We set up an internal ask me anything session with Nat, the Drupal core maintainer that works at TAG that we sponsor to contribute to Drupal core every day and let our engineering team ask him anything they wanted. We got into some very deep topics and had learned some things that quite surprised us. Below is a transcript of the most interesting bits of the conversation.
Read on for insights into Drupal 8 and 9!
How do you decide what to work on?
I start my day, and really spend all my time, on the Ready and Tested By the Community (RTBC) queue on Drupal.org. Typically there are always 40-100 issues waiting to be committed. I think it’s been empty just once in the past five years. Some of the issues are small and some of them are huge 200k patches. So really at 9 AM I get on the queue and work the issues, kicking some back for additional refinements and committing some to core.
At the end of the day, there might be more in the queue than when I started. It’s a bit Sisyphean.
In addition, I believe it’s crucial as a Core Maintainer to do client work because you need that perspective from using Drupal in the wild for real client uses. I think that informs our work on core better. I spend roughly half of my time doing client work for these reasons. So it does happen that something that annoys me on a client ticket I will look at improving it in core.
I’m also jointly responsible with xjm for the release schedule. This means keeping an eye on issues that we’re hoping to get done for the next minor release, as well as identifying blockers (and sometimes unblocking) for Drupal 10, which means trying to plan a year or three ahead. This could be features, critical bugs, or dependencies like Symfony.
Is working on Core really just like an issue queue for a contributed module, just bigger?
Essentially. There are always core initiatives happening, some of which have their own teams and funding, so function more like a contributed project within a project. But, at the end of the day, all of that work ends up as an issue in the queue that I work on. Every change in core needs to be worked on by at least three different people (the patch or merge request author, a reviewer, and a committer), so there is no directly committing code for core maintainers, it’s always a collaborative process whether you have commit access or not.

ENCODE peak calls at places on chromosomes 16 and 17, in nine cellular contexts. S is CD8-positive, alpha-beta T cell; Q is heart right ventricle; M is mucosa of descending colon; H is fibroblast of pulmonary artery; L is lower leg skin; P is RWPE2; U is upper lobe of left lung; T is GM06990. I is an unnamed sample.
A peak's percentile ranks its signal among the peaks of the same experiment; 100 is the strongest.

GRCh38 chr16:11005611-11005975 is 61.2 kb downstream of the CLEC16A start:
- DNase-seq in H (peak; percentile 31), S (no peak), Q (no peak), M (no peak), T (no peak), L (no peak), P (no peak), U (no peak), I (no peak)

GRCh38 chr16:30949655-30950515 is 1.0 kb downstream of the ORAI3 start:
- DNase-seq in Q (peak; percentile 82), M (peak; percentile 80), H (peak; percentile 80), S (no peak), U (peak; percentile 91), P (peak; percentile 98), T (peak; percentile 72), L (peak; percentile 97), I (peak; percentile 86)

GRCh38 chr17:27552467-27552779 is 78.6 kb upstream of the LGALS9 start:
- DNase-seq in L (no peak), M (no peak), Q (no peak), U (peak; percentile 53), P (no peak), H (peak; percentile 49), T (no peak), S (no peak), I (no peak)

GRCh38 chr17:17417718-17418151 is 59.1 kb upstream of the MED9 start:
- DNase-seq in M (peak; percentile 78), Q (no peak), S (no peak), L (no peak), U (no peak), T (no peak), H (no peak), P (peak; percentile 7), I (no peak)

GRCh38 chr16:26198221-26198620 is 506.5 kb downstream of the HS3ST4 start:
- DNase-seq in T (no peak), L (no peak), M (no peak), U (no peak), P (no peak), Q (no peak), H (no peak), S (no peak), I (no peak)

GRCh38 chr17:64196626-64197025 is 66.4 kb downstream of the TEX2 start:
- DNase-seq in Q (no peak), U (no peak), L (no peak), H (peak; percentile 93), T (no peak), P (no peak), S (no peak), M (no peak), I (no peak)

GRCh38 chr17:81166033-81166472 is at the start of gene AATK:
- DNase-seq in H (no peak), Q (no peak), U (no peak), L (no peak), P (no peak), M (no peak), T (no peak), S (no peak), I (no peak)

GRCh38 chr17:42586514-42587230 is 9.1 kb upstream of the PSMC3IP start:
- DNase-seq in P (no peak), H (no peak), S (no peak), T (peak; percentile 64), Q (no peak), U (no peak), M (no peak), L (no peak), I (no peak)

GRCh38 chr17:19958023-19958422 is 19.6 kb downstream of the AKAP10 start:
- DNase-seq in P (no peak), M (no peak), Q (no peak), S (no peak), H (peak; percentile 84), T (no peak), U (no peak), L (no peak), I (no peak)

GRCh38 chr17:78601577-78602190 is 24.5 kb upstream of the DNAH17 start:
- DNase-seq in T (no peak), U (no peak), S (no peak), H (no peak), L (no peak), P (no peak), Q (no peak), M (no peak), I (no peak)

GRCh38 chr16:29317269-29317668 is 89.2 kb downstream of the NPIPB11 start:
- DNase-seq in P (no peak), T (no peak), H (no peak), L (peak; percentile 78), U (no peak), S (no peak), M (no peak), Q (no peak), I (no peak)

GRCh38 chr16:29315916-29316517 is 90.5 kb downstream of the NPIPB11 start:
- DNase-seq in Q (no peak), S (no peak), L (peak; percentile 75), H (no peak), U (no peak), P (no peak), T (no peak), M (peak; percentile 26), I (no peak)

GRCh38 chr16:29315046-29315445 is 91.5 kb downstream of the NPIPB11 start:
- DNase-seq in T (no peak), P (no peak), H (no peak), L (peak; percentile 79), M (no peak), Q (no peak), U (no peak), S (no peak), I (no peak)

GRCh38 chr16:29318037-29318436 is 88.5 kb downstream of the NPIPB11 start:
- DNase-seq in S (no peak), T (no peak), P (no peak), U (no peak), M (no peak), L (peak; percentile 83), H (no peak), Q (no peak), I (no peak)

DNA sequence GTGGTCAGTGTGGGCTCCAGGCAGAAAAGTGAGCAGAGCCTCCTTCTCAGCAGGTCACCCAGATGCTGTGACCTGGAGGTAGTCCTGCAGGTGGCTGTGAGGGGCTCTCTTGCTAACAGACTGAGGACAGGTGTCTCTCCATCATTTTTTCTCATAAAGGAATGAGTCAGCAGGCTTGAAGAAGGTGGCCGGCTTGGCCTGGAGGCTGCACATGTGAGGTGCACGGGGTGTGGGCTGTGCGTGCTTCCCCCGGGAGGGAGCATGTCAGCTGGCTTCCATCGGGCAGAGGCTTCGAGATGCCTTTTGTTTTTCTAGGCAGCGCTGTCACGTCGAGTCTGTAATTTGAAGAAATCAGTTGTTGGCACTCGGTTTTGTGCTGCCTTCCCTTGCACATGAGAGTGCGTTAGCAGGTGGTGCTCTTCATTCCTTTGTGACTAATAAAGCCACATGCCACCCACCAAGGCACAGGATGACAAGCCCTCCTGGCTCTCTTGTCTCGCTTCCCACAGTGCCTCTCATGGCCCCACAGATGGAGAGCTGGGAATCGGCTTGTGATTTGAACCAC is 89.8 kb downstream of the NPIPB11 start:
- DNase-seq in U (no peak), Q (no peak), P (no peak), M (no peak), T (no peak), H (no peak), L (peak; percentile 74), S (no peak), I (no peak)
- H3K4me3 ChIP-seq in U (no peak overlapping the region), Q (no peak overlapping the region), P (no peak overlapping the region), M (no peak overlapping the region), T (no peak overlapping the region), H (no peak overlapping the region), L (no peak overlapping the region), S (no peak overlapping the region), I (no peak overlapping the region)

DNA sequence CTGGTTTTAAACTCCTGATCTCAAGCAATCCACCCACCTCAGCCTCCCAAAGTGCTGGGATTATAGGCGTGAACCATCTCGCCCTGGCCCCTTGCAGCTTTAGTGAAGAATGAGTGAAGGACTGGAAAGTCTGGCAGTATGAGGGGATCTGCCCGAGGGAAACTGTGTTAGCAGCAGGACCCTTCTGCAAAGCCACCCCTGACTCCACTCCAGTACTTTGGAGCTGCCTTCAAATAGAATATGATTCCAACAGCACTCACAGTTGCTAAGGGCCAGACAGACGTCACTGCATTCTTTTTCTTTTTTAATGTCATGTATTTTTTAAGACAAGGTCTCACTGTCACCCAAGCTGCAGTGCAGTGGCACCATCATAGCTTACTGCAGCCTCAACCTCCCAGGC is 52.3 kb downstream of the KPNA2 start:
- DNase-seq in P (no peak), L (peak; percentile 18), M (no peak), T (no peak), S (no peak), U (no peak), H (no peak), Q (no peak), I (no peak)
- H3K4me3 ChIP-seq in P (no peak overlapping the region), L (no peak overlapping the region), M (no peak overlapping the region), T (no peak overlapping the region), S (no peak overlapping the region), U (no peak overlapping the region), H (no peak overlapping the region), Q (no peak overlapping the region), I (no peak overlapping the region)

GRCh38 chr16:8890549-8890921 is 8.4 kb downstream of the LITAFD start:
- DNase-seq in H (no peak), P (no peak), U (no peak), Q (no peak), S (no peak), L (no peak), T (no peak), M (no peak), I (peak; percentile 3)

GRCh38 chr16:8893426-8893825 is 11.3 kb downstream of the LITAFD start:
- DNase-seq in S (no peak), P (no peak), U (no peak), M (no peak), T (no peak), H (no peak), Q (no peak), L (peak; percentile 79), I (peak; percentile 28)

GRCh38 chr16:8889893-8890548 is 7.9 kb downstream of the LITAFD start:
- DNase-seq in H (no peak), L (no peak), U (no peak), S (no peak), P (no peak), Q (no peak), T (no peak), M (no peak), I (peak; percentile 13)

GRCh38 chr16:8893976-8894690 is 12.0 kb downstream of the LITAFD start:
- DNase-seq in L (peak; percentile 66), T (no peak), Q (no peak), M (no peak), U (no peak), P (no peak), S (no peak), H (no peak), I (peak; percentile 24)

How do you handle strategic long term concerns, when things could go in two different philosophic directions, and conflict?
We don’t have an official guidance document or anything; we really just try to hash things out. There are long-running ones. Often with these big decisions we make a meta issue and hash it out there, and at some point, consensus starts to push it in one direction or the other.
Events versus hooks is a good example of a major issue that as yet has not been resolved. In Drupal 8 we added a Symfony events system because it was needed by core functions like routing. We then started adding events in Drupal Core that contributed modules could take advantage of. We also kept the hook system in place, in parallel.
Some people want to deprecate hooks entirely and use only events. Others, like me, prefer to modernize the hook system and drop the event system entirely. We don’t yet have a consensus on this issue, but I’m confident at one point we will. Until then we’re stuck with both, but while this might be an annoyance sometimes, it’s not really broken.
When there are important bug fixes that are also blocked on architectural changes things can become a bit more urgent, although this doesn’t always mean they’re resolved faster. Having said that, it’s rare that architectural disagreements are what holds an issue up for very long. What tends to take most of the time is ensuring that changes in one system don’t break another and that people are able to move from old APIs to new ones smoothly - more like city planning than architecture.
What are the shortcomings of turning ideas in the issue queue into Drupal functionality?
It’s better than it used to be. In Drupal 6 and 7, it was challenging because the release cycle was 3-4 years and no new features could go into Drupal 6 or 7 after their first stable release. So if new functionality didn’t make it into Drupal 7, that was often kicked back or punted to Drupal 8.
With our six-month release cycle, we now have a clear, quick process to get new functionality into the next release of Drupal or set it on a clear path for a future release, no more than a year away usually. With experimental modules, it’s also a lot easier to introduce things in stages, while keeping the overall system working